Although uphill hiking requires stronger core, upper legs and CNS (central nervous system), the main difference is in calves.
This post is about uphill hiking and how it is enhanced by calf training.
I want to make it clear that whether you'll be uphill, downhill or flat terrain hiking - benefits of compound exercises (in our case, squats and deadlifts) are always more than any other exercise. Do not sacrifice even 1 rep of any compound exercise to do more of calves. Simply add calf exercises to your routine while still focusing on compound exercise progressive overload the most.
As you'll read in a minute, when you're going to train calves you can forget about your entire lifting schedule and do them anytime without any gear.
Calves are used for feet movement and especially toe movement, which are more active on an incline. When you walk uphill or go upstairs, using your toes you active your calves more to be able to lift the heels that are down below.
Things should be considered
There are two types of muscle fibers: fast twitch and slow twitch.
Fast twitch fibers
Fast twitch fibers are used for explosive performances (e.g. sprinters). They're very powerful in short period, but get exhausted quickly. That's why they respond better to high intensity, low volume training. When trained and backed up with a decent nutrition, they grow a lot. Usually they aren't involved in our everyday activities and hence unless practiced, our control on them are limited.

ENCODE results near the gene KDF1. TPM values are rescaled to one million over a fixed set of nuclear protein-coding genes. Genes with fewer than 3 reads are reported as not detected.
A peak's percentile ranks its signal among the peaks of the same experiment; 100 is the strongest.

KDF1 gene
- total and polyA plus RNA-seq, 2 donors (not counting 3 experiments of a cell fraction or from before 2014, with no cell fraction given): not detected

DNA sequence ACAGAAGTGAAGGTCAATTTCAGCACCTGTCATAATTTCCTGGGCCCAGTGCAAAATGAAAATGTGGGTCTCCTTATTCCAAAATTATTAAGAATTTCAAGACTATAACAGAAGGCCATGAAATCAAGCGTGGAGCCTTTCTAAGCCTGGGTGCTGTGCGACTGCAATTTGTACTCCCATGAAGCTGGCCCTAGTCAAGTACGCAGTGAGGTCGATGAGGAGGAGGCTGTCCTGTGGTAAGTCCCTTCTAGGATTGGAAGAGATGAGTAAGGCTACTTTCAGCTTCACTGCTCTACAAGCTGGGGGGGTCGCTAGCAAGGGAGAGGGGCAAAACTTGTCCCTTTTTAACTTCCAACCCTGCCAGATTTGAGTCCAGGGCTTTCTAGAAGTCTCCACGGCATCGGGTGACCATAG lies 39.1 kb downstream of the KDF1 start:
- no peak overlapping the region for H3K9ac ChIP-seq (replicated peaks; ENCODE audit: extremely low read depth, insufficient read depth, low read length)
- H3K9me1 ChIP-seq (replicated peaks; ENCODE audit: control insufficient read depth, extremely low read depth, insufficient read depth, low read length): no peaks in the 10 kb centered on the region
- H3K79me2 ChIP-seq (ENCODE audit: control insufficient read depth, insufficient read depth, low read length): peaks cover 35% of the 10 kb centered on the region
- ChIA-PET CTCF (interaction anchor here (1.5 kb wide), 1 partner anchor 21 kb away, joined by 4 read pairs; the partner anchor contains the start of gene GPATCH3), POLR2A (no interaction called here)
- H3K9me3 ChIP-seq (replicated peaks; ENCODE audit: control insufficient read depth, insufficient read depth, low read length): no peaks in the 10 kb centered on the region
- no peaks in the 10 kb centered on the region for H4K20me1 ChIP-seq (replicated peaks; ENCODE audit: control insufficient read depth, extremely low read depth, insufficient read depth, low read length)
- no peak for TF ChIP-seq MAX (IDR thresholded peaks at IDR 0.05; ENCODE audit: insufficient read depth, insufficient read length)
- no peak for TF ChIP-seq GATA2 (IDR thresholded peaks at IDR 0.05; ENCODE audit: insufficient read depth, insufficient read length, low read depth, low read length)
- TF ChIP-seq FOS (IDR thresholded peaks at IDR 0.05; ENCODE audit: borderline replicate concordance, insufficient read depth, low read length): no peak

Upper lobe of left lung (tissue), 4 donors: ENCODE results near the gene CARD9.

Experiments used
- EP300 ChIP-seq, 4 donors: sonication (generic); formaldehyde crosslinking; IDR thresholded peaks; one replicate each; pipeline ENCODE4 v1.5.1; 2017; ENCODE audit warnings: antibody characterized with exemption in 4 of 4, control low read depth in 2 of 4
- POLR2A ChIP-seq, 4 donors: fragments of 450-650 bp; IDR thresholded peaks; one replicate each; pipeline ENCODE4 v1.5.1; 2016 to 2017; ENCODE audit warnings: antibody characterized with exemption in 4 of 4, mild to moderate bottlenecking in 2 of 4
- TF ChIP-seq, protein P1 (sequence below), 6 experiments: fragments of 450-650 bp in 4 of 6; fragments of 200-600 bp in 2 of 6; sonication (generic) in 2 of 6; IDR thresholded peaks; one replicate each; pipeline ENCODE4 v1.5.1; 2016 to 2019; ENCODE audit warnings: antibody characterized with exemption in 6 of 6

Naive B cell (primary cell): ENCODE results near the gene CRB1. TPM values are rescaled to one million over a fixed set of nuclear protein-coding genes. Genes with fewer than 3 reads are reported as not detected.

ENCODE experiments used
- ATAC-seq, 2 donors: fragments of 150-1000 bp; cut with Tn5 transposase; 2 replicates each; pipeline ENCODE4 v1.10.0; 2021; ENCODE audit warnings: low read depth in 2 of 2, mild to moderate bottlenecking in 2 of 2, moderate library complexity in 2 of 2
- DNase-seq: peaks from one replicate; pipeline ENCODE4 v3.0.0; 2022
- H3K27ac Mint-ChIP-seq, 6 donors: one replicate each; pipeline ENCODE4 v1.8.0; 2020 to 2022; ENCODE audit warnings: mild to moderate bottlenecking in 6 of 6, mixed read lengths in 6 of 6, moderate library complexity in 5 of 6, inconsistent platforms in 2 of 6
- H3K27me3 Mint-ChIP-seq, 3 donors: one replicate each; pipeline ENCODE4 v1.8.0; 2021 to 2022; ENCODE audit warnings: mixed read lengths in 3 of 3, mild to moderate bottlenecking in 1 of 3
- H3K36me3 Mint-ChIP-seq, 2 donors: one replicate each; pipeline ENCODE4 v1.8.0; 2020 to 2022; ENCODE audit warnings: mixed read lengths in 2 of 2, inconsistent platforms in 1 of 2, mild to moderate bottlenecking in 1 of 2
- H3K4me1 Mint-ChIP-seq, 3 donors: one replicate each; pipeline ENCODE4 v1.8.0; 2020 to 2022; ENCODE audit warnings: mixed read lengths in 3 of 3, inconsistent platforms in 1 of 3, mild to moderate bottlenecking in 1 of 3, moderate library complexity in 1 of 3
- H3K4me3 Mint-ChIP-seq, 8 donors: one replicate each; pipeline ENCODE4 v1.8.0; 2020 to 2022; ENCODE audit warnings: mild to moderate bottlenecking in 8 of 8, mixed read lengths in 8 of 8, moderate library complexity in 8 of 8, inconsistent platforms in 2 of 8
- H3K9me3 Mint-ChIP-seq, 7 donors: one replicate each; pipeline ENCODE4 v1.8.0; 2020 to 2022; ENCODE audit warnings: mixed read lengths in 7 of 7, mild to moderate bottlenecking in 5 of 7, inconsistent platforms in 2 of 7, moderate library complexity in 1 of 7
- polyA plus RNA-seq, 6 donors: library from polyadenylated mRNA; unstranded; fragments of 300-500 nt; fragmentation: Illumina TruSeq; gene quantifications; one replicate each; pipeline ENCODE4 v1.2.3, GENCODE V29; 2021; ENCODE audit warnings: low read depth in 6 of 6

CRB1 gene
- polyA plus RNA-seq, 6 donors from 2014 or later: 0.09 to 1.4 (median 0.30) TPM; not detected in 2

Examples: Chest, hamstrings.
Slow twitch fibers
Slow twitch fibers are used for endurance (e.g. marathon runners). They're weaker in the short term, but can perform for very long period of time without getting tired. That's why they respond better to low intensity, very high volume training. When trained and even backed up with a decent nutrition, they remain in a slim appearance and don't grow a lot. Usually they're more involved in our everyday activities and hence adapted to regular tension.
Examples: Deltoids, abs, calves.
Calves of most people have more slow twitch fibers. They're adapted to regular tension as they're used everyday, all the time.
Another important thing you should know about calves is that they're one of the most genetic dependent muscles if not the most.
Their size are highly up to insertions.
Yes, it's true that the lower the calf, the more of fast twitch muscles. However, slow twitch muscles are always superior in number in our calves (soleus & gastrocnemius).
And although they're very highly up to genetics (I'd say, around 90%) and hence tough to strengthen, there are things you can do to bring them up.
Stand on a flat ground with your hip width stance.
Step 1: Slowly lift your heels as high as you can. When I say slowly, I mean it should take 2 full seconds to lift them completely.
Step 2: Squeeze your calves at the top for 2 seconds. No, don't just squeeze them, pretend as if God is pulling your heels from above with all his mighty power and making you stay there for 2 seconds.
Step 3: Lower your heels slowly for 2 seconds. DO NOT touch the ground.
Repeat 100 times.
It's 2 seconds concentric, 2 seconds squeeze and 2 seconds eccentric. 1 rep should last 6 seconds, and 100 reps 600 seconds, 10 minutes.
If you really want to reap the benefits of calf improvements, I recommend this routine everyday for 10 minutes. You don't need shoes, socks, stairs, certain time of the day etc. Just do them.
When you're in the gym and will be doing cardio, going for inclined treadmill HIIT cardio will provide the best results for your calves and hence overall uphill hiking performance.
Step 1: Warm up. Walk on flat treadmill for 5 minutes.
Step 2: Up the incline to 15 degrees and walk at ~3.5 mph for 1 minute. Then rest walking at ~2 mph for 1 minute. Do not change the incline. Repeat 5 times.
Step 3: Cool down. Walk on flat treadmill for 3 minutes.
- Edgerton V. R., Smith J. L., Simpson D. R. (1975). Muscle fibre type populations of human leg muscles. Histochem J. 7, 259–266. 10.1007/BF01003594 [PubMed]